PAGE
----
• Qatar was the first partner we started EU air transport negotiations with after adopting the Aviation Strategy for Europe in 2015.
    Qatar was open to sit down, discuss and build a relationship of trust. This takes courage and vision and I am therefore particularly happy that Qatar was also the first partner with whom we reached the finish line in the negotiations.
  • These were not easy negotiations but they were done in a good and constructive spirit from both sides that allowed us to reach this much appreciated outcome, setting a new global benchmark for international aviation agreements, including forward-looking provisions, such as on fair competition, social or environmental matters.
  • We are now approaching the signature of the agreement, and look forward to start implementing it as soon as possible.
  • In a similar vein, we are progressing successfully with negotiations for CATAs in Oman and the ASEAN bloc, and we hope to be able to move forward to concluding these agreements soon.
  • It is important to emphasise that EU CATAs go far beyond mere traffic rights and market access: They really are a tool to forge deep and all-encompassing aviation partnerships with key and like-minded partners.
    And Europe has a lot to offer: ATM modernisation, safety cooperation etc.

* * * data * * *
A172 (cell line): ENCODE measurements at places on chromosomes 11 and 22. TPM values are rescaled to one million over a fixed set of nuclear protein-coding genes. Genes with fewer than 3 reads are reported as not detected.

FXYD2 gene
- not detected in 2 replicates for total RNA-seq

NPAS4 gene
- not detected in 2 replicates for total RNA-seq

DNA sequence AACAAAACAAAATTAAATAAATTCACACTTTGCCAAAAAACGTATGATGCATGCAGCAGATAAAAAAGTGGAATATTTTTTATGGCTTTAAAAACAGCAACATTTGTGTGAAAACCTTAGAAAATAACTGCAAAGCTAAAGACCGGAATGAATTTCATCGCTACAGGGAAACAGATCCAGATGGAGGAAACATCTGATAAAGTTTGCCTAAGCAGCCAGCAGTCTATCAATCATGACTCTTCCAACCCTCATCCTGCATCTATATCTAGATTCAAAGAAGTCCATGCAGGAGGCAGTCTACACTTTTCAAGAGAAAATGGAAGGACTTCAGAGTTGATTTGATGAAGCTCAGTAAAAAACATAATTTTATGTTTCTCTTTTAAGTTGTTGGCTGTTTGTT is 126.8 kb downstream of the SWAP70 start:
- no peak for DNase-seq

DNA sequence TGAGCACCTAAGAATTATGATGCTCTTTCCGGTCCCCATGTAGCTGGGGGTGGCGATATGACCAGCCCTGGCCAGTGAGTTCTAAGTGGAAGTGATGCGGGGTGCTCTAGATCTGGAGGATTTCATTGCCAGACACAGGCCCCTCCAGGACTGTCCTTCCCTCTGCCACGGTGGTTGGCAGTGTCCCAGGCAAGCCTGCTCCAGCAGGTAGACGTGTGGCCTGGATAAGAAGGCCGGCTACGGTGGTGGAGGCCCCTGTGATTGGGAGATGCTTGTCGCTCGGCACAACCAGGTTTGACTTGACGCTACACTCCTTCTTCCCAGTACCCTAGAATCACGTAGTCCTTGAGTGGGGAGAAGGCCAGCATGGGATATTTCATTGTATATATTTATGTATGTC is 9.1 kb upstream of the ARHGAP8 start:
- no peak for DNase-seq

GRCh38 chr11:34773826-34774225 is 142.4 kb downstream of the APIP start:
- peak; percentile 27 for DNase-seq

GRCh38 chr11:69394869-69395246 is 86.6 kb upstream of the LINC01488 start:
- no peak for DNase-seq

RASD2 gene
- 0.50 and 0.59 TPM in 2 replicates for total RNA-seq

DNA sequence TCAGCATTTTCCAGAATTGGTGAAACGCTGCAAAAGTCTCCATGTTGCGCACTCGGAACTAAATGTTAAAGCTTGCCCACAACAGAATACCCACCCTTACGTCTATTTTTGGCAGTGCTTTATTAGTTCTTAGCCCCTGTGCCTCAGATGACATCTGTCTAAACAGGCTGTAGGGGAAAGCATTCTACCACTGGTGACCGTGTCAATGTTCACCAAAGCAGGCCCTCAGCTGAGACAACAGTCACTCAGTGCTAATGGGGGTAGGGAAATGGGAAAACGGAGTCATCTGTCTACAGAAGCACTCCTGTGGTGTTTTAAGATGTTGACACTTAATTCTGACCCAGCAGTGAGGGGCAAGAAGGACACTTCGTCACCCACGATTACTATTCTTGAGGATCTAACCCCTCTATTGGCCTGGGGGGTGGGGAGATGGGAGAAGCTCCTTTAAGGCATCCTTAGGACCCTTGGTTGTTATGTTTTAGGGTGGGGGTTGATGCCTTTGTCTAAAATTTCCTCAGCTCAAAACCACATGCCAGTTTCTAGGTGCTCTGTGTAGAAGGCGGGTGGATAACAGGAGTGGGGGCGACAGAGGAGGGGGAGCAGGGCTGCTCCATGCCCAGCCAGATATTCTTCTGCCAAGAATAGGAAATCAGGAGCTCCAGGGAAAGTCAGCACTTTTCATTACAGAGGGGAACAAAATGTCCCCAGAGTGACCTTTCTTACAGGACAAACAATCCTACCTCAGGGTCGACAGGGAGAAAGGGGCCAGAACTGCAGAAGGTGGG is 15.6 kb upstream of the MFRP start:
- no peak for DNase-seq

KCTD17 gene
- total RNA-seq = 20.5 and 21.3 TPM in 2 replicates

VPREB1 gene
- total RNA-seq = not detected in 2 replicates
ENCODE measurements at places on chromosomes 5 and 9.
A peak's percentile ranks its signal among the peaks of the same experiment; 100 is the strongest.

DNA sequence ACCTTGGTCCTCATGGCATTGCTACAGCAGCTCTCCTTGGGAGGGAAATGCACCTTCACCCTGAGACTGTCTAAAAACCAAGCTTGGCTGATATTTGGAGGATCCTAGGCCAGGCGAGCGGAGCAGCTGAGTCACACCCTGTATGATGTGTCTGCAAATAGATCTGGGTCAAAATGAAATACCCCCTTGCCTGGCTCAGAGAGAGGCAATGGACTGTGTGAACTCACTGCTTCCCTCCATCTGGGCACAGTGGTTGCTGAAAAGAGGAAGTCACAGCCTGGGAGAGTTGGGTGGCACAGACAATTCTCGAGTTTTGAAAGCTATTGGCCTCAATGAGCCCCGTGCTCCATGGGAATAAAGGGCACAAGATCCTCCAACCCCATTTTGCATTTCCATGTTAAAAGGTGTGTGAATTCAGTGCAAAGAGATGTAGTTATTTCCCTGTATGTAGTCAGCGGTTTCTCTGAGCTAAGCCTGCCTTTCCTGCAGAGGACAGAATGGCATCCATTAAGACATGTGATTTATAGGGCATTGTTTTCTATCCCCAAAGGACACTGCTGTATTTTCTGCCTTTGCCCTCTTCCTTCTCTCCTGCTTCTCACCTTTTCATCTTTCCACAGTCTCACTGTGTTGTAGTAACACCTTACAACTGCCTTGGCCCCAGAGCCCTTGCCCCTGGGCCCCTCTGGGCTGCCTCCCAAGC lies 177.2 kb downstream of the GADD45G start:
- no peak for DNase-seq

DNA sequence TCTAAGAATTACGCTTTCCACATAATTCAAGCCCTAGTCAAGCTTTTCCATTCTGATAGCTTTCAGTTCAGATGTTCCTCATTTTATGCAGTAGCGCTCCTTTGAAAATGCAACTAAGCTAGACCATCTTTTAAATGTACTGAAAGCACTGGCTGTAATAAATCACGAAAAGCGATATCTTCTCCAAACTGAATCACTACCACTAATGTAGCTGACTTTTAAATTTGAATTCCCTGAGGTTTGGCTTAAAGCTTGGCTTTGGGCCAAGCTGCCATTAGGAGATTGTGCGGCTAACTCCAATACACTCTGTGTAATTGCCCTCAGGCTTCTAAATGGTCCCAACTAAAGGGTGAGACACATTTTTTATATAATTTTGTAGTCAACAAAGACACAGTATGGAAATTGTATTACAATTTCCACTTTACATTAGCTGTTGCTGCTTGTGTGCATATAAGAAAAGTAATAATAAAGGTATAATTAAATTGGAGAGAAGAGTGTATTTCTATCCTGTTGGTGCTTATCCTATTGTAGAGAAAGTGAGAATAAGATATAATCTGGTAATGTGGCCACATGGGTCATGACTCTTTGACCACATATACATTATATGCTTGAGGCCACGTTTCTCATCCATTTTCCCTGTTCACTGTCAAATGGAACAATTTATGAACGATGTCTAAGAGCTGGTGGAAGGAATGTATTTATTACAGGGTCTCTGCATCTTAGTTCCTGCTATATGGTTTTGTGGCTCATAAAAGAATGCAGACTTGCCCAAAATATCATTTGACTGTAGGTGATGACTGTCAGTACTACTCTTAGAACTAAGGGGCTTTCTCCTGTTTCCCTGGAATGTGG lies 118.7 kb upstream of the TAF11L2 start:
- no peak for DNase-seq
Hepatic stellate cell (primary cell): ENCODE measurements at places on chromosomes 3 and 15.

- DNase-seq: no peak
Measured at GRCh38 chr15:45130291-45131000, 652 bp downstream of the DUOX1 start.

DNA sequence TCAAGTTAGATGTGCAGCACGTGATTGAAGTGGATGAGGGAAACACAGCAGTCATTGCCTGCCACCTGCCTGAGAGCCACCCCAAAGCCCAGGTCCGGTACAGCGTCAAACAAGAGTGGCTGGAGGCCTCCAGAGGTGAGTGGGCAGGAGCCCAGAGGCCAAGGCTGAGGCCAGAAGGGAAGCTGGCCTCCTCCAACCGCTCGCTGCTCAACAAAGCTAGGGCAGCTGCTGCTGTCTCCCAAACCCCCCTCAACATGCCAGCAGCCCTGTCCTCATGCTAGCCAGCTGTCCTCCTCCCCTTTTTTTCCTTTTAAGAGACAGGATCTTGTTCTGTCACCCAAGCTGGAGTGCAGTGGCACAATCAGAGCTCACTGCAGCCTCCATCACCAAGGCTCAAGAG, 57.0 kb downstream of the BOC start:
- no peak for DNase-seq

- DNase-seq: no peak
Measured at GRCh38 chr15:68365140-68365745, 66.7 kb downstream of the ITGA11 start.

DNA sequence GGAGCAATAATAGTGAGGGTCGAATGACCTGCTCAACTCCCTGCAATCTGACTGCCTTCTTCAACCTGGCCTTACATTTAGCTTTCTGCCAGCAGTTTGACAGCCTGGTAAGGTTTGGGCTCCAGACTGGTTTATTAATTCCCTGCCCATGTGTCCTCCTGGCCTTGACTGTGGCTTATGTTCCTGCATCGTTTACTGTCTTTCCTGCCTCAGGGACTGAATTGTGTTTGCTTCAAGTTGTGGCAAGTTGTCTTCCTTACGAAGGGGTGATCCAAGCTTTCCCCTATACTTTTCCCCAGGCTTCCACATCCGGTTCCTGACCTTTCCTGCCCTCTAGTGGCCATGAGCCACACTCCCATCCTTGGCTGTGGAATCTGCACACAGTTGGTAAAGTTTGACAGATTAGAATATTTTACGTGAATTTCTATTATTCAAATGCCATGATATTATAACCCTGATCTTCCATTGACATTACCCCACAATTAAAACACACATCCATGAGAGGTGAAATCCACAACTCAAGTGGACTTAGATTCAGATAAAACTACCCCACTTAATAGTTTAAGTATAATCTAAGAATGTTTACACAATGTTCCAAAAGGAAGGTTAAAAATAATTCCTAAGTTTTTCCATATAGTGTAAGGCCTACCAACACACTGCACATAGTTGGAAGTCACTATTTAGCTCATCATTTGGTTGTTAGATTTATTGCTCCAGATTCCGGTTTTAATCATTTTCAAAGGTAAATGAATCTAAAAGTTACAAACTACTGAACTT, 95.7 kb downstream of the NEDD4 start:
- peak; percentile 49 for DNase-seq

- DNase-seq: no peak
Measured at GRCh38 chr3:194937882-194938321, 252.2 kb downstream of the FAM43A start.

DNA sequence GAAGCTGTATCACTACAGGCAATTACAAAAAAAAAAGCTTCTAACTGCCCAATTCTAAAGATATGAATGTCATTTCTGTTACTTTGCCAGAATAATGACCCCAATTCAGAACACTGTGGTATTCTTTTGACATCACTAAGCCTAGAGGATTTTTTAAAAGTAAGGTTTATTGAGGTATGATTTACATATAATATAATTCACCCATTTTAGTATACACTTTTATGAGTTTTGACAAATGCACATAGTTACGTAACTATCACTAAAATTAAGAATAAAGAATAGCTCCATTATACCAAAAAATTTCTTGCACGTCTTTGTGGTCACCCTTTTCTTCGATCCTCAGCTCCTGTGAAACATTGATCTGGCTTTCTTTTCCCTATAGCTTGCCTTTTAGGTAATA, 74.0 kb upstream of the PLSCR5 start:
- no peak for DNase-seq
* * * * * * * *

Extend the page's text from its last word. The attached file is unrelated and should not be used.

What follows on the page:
• The EU has negotiated and implemented similar agreements with key partners, and they have generated very significant benefits.
    They also give necessary flexibility and provide opportunities for the industry and, most importantly, are truly win-win agreements, with benefits equally accruing to airlines of both sides
  • We must maintain open and competitive markets in order to to develop the aviation sector and our economies.
    Protectionism should not be an option - and that is why there is a clear case for pursuing this agenda of openness paired with an ambitious and forward-looking set of common rules fit for the 21st century.
  • This will also guide our future aviation relationship with the UK.
    As you all know, Brexit will have an important impact, since the UK will no longer be part of the EU single aviation market.
    All the achievements, which contributed to a normalisation of air transport, and which have benefitted the UK and the other Member States a lot, will no longer apply to the UK.

Sustainability and the European Green Deal - no silver bullet